Facebook has been in discussions with government officials and telecommunications companies in the United States over the possibility of launching its controversial Free Basics program in the country.
Free Basics provides users with access to services such as news, information, travel, local jobs, healthcare, and many more, including the Facebook and Messenger apps, without counting against the data caps of the users in their mobile subscription. The program looks to bring users with limited income online and improve internet connectivity in all parts of the world.
The program, however, has been met with controversy. While currently operating in 53 countries across Africa, the Middle East, Asia and Latin America, it has been banned in India and Egypt. Facebook pulled the plug on the program in India in February after net neutrality concerns were raised, and in Egypt because the government believed that it would be used to spy on users.
According to a report by the Washington Post, Facebook is now trying to figure out how to launch Free Basics in the United States without being subjected to the same scrutiny that it has previously received, particularly the anti-net neutrality allegations against Free Basics in India.
Free Basics has been criticized by proponents of net neutrality because they believe that internet service providers should not be allowed to select which services do and do not count against data caps because that will give an unfair advantage to websites and apps that are zero-rated.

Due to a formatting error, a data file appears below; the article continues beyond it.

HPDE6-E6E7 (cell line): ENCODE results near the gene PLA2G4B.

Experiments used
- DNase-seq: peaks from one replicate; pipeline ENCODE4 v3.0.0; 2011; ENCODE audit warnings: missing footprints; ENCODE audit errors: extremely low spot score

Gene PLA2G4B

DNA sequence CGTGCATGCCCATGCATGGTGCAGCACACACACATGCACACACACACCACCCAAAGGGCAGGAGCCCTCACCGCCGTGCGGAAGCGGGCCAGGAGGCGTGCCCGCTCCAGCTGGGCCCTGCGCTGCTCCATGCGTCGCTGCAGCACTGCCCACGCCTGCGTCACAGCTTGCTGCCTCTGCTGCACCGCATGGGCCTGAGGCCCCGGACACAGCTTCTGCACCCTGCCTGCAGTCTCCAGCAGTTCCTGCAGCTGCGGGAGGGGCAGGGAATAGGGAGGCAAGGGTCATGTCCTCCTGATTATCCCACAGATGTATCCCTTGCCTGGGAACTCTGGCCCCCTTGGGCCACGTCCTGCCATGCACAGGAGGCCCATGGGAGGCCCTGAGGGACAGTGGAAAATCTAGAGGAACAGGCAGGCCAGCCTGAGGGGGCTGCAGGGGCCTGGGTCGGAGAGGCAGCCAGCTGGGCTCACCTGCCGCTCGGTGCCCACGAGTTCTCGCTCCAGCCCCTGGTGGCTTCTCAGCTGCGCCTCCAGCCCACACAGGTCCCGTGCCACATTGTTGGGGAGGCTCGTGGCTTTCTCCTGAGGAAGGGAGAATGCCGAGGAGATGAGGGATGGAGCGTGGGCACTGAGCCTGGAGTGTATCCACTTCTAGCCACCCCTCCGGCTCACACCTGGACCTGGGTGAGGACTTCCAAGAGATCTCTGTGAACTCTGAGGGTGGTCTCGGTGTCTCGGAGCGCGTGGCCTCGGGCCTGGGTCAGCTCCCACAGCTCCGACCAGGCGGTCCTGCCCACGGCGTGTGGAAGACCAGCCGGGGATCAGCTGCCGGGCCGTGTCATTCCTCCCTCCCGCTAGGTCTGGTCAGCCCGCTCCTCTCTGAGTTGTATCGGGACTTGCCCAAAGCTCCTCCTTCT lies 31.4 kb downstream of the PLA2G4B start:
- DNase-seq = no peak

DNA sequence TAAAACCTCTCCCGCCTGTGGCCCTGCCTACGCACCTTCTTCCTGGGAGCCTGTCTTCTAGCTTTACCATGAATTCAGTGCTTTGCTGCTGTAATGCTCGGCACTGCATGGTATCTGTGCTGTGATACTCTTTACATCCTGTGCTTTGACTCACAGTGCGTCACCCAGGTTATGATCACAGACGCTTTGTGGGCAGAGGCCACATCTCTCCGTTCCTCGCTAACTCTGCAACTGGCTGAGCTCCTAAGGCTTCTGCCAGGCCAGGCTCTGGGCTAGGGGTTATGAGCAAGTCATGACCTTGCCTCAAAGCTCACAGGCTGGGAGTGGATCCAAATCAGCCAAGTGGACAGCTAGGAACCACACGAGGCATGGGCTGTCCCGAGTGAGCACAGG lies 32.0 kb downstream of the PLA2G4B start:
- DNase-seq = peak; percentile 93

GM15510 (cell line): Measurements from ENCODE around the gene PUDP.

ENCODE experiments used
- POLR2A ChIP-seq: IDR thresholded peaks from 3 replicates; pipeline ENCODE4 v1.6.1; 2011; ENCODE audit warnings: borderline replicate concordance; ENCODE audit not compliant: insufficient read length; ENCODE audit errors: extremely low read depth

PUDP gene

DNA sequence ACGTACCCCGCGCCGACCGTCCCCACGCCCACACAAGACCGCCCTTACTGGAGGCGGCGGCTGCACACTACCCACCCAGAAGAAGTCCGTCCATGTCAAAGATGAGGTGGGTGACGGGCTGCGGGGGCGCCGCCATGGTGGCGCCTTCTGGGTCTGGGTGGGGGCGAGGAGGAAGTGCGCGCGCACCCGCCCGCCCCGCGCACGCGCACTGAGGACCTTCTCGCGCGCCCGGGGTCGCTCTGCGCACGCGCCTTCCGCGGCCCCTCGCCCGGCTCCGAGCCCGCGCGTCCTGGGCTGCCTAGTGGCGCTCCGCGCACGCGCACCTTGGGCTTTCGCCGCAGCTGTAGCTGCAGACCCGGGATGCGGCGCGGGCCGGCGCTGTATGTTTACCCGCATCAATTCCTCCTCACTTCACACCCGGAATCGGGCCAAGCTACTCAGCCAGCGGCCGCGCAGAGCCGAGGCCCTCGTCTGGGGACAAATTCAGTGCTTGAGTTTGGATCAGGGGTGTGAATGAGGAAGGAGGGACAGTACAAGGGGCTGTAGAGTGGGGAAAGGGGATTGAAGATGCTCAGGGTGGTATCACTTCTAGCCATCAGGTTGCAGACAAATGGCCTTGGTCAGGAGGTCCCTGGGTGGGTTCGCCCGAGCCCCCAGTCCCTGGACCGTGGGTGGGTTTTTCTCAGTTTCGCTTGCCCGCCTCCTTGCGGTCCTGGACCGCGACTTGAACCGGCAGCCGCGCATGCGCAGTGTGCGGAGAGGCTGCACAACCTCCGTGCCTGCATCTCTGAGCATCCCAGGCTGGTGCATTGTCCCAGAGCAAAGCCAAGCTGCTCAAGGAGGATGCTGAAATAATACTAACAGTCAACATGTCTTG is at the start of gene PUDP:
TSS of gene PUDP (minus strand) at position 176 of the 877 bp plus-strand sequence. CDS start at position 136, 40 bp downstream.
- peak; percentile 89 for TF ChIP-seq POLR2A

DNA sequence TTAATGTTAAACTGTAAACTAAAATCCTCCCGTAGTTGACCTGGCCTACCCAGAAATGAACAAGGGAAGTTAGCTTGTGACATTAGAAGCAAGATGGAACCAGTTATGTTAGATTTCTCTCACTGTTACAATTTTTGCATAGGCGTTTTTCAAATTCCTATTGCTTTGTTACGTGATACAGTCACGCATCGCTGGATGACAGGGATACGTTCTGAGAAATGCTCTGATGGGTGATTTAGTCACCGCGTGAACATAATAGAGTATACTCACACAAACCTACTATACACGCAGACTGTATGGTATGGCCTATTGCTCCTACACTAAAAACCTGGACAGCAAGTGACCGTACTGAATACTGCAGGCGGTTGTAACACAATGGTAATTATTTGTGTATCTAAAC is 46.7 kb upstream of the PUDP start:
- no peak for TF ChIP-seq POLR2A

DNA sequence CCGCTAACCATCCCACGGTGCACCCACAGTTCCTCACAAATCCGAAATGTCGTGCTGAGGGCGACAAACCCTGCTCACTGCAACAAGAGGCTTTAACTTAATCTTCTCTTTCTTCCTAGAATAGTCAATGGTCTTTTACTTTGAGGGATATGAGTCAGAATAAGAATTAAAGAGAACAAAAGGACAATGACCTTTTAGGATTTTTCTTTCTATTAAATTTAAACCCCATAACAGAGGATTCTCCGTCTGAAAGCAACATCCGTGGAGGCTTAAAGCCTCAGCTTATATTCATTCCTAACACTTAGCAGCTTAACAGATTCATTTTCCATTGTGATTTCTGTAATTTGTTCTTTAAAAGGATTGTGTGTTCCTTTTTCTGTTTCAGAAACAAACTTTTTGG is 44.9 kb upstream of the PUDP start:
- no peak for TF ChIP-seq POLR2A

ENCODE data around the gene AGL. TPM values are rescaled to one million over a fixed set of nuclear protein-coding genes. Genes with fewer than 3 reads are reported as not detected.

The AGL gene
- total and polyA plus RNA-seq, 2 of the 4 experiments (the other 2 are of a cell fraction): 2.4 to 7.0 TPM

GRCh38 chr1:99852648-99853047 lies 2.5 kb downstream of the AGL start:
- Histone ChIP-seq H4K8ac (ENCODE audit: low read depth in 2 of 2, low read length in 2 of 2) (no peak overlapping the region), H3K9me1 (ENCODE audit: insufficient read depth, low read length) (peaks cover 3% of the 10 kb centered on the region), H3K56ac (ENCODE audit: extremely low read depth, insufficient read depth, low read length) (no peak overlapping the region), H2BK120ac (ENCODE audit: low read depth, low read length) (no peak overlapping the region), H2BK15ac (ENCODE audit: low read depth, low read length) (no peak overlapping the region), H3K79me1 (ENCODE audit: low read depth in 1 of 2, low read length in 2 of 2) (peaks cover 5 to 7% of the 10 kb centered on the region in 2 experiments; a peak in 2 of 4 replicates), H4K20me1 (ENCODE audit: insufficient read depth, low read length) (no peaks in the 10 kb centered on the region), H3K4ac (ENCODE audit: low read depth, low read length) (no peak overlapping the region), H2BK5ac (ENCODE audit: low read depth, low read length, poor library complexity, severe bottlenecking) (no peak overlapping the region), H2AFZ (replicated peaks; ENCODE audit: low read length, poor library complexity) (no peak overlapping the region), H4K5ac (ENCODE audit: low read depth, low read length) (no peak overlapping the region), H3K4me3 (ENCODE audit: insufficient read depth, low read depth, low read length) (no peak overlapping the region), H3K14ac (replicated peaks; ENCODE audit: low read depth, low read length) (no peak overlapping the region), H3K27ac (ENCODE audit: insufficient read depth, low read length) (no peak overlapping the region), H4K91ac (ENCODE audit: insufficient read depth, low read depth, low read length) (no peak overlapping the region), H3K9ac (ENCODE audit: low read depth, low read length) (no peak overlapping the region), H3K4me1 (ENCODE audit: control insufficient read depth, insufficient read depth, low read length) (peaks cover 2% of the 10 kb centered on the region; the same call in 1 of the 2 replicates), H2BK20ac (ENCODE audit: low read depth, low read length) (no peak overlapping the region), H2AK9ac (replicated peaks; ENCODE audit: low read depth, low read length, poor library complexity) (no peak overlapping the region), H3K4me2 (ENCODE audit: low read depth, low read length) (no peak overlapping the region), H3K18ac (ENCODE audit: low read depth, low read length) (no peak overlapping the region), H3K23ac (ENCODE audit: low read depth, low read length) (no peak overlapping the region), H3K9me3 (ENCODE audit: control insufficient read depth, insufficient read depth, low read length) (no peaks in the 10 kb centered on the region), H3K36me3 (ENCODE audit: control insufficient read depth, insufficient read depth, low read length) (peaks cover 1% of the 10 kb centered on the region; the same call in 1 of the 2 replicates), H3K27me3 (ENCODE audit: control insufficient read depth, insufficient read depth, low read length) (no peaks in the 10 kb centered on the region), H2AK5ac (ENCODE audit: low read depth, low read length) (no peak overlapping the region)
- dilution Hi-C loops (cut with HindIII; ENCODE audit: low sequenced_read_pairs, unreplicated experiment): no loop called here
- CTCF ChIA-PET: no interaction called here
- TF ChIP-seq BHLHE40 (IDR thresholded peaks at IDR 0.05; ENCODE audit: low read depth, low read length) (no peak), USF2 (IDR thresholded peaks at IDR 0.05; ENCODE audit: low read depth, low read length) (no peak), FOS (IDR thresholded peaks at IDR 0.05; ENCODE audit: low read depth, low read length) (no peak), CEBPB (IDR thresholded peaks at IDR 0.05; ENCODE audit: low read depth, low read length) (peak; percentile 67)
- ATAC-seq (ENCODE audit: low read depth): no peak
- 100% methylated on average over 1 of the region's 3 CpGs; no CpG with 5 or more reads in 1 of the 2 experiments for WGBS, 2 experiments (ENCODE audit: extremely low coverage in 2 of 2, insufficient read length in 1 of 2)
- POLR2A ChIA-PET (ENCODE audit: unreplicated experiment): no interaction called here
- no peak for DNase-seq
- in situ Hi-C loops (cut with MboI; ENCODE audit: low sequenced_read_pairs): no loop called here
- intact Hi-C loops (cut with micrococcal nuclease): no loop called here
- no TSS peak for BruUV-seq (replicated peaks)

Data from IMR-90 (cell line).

The net neutrality rules of the Federal Communications Commission, however, does not prevent carriers in the United States from offering exemptions to data caps, with the major companies already offering zero-rated content. AT&T and Verizon, in fact, even charge companies to have their website or service not count against the data cap of users.
The services that Facebook will be offering under Free Basics has not yet been finalized, but the report claims that the company has been talking to many small and rural cellular service companies since at least the spring to get them to support the program. Facebook has not tried to forge a partnership with the major carriers, though, as the company is concerned that such a move could be seen as anti-competitive by regulators.
Advocates of Free Basics claim that the program could solve the connectivity issues that are still present in the United States. With the program to make it easier for underserved members of the society to access social and civic services online, more Americans would be able to enjoy the benefits of high-speed internet.
Facebook has not confirmed the discussions to bring Free Basics to the United States, but the company said in a statement that its mission is to connect the world and that it's working to do just that, including in the country.